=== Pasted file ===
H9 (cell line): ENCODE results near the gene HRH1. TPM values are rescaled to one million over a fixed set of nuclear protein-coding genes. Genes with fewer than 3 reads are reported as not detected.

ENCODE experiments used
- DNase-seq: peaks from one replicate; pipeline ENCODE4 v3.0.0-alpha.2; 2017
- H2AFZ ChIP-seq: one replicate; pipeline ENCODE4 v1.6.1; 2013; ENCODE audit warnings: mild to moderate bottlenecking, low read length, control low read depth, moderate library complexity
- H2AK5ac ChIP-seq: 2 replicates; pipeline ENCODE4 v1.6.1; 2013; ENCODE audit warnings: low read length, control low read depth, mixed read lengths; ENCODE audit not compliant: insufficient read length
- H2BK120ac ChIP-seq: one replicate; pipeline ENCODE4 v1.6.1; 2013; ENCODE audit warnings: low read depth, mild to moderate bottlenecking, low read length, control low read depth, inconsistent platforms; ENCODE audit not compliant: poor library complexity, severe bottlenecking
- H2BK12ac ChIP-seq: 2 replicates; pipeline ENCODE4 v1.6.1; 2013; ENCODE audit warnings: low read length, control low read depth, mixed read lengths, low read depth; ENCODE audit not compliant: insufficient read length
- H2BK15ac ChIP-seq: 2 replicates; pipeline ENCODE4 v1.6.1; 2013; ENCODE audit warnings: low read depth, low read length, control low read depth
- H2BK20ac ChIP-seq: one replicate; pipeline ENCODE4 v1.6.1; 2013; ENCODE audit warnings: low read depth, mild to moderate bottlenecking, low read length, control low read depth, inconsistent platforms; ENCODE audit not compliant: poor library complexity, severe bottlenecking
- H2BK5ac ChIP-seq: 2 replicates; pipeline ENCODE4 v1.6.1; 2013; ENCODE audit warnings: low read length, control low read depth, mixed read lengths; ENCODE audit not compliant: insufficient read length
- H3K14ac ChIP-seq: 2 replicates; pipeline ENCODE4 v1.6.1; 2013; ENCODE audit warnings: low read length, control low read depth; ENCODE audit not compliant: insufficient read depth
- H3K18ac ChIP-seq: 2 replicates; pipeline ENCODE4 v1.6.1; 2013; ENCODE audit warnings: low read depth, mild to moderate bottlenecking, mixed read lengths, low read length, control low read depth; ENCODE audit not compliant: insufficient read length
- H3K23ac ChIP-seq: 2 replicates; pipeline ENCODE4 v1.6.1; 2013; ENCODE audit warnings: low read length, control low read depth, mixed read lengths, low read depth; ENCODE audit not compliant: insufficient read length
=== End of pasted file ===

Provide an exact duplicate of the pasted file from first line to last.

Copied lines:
H9 (cell line): ENCODE results near the gene HRH1. TPM values are rescaled to one million over a fixed set of nuclear protein-coding genes. Genes with fewer than 3 reads are reported as not detected.

ENCODE experiments used
- DNase-seq: peaks from one replicate; pipeline ENCODE4 v3.0.0-alpha.2; 2017
- H2AFZ ChIP-seq: one replicate; pipeline ENCODE4 v1.6.1; 2013; ENCODE audit warnings: mild to moderate bottlenecking, low read length, control low read depth, moderate library complexity
- H2AK5ac ChIP-seq: 2 replicates; pipeline ENCODE4 v1.6.1; 2013; ENCODE audit warnings: low read length, control low read depth, mixed read lengths; ENCODE audit not compliant: insufficient read length
- H2BK120ac ChIP-seq: one replicate; pipeline ENCODE4 v1.6.1; 2013; ENCODE audit warnings: low read depth, mild to moderate bottlenecking, low read length, control low read depth, inconsistent platforms; ENCODE audit not compliant: poor library complexity, severe bottlenecking
- H2BK12ac ChIP-seq: 2 replicates; pipeline ENCODE4 v1.6.1; 2013; ENCODE audit warnings: low read length, control low read depth, mixed read lengths, low read depth; ENCODE audit not compliant: insufficient read length
- H2BK15ac ChIP-seq: 2 replicates; pipeline ENCODE4 v1.6.1; 2013; ENCODE audit warnings: low read depth, low read length, control low read depth
- H2BK20ac ChIP-seq: one replicate; pipeline ENCODE4 v1.6.1; 2013; ENCODE audit warnings: low read depth, mild to moderate bottlenecking, low read length, control low read depth, inconsistent platforms; ENCODE audit not compliant: poor library complexity, severe bottlenecking
- H2BK5ac ChIP-seq: 2 replicates; pipeline ENCODE4 v1.6.1; 2013; ENCODE audit warnings: low read length, control low read depth, mixed read lengths; ENCODE audit not compliant: insufficient read length
- H3K14ac ChIP-seq: 2 replicates; pipeline ENCODE4 v1.6.1; 2013; ENCODE audit warnings: low read length, control low read depth; ENCODE audit not compliant: insufficient read depth
- H3K18ac ChIP-seq: 2 replicates; pipeline ENCODE4 v1.6.1; 2013; ENCODE audit warnings: low read depth, mild to moderate bottlenecking, mixed read lengths, low read length, control low read depth; ENCODE audit not compliant: insufficient read length
- H3K23ac ChIP-seq: 2 replicates; pipeline ENCODE4 v1.6.1; 2013; ENCODE audit warnings: low read length, control low read depth, mixed read lengths, low read depth; ENCODE audit not compliant: insufficient read length